Michael Adebolajo, one of the men found guilty of murdering soldier Lee Rigby, launches an appeal against his whole-life sentence.
Adebolajo was sentenced at the Old Bailey in February alongside Michael Adebowale, who was jailed for life with a minimum term of 45 years.
The pair were sentenced by Mr Justice Sweeney for butchering the 25-year-old father of one in broad daylight near Woolwich Barracks in south east London on 22 May last year.
The pair were convicted of Rigby’s murder in December, and since then the court of appeal has ruled that whole-life sentences for the “most heinous cases” are justified.
During their trial last year, Adebolajo, from Romford, Essex, argued that he was a “soldier” who was “obeying the command of Allah”. The Muslim convert said he did not regret killing Rigby, and also said that he “loves” al-Qaeda.
Adebolajo horrified millions of people by appearing on camera with bloodied hands clutching a knife and a meat cleaver moments after killing Rigby.
The 29-year-old, who was raised as a Christian, became a committed Islamic extremist who tried to join jihadis in east Africa, and then brought terror to the streets of the UK.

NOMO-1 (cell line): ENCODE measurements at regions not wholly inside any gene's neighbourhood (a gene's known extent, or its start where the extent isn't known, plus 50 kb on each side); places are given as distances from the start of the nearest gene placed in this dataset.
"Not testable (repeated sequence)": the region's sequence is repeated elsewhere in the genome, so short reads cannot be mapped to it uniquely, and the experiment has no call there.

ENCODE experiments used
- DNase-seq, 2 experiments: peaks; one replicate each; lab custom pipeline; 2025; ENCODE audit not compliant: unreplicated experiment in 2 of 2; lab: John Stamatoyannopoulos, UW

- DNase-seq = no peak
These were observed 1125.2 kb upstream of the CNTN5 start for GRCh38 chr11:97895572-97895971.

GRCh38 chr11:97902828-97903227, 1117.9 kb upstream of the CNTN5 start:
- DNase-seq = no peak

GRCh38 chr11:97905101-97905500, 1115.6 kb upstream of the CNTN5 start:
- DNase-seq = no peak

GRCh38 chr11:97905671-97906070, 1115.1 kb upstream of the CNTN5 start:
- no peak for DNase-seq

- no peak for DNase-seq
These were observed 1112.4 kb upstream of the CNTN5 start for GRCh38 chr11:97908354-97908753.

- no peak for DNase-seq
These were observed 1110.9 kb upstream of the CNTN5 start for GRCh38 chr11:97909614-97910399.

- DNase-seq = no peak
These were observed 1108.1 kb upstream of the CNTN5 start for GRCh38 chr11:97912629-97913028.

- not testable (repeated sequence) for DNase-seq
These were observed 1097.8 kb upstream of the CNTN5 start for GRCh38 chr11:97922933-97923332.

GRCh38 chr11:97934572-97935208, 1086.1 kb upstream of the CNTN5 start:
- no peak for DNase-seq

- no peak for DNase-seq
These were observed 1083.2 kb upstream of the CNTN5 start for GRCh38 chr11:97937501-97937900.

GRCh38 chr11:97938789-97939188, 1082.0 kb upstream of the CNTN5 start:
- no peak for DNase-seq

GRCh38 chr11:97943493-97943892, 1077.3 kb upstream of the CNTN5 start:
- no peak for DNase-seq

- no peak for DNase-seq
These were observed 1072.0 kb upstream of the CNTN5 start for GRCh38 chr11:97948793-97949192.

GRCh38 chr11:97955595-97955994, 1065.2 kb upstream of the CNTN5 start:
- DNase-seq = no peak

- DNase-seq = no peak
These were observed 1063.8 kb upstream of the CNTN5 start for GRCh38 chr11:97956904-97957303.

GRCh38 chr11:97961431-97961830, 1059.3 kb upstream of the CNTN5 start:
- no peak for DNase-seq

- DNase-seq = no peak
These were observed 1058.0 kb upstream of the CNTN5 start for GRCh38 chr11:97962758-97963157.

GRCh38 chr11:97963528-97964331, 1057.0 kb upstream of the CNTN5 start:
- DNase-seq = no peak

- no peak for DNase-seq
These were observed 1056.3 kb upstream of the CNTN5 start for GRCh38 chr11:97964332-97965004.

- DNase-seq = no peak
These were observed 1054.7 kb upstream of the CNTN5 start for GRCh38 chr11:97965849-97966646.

In the shocking footage filmed just after the incident, he was seen ranting about how Muslims in other countries had to witness similar horrors to that which he and Adebowale had wreaked in south-east London.
Another film clip captured him charging towards police clutching a knife and a meat cleaver, and flying through the air after he was shot by the embattled marksmen.
Giving evidence in court, he only showed emotion when talking about his religious beliefs, but remained calm when describing his chilling attempts to decapitate Fusilier Rigby.
He told jurors that he had converted to Islam in 2002 or 2003, when he was a student at the University of Greenwich, and chose to take the name Mujahid Abu Hamza.
Adebolajo said he wanted to be called Mujahid, meaning fighter, after he learned “how much Allah loves the mujahideen”. In police interviews and throughout his court appearances, he spoke about his political and religious motivations.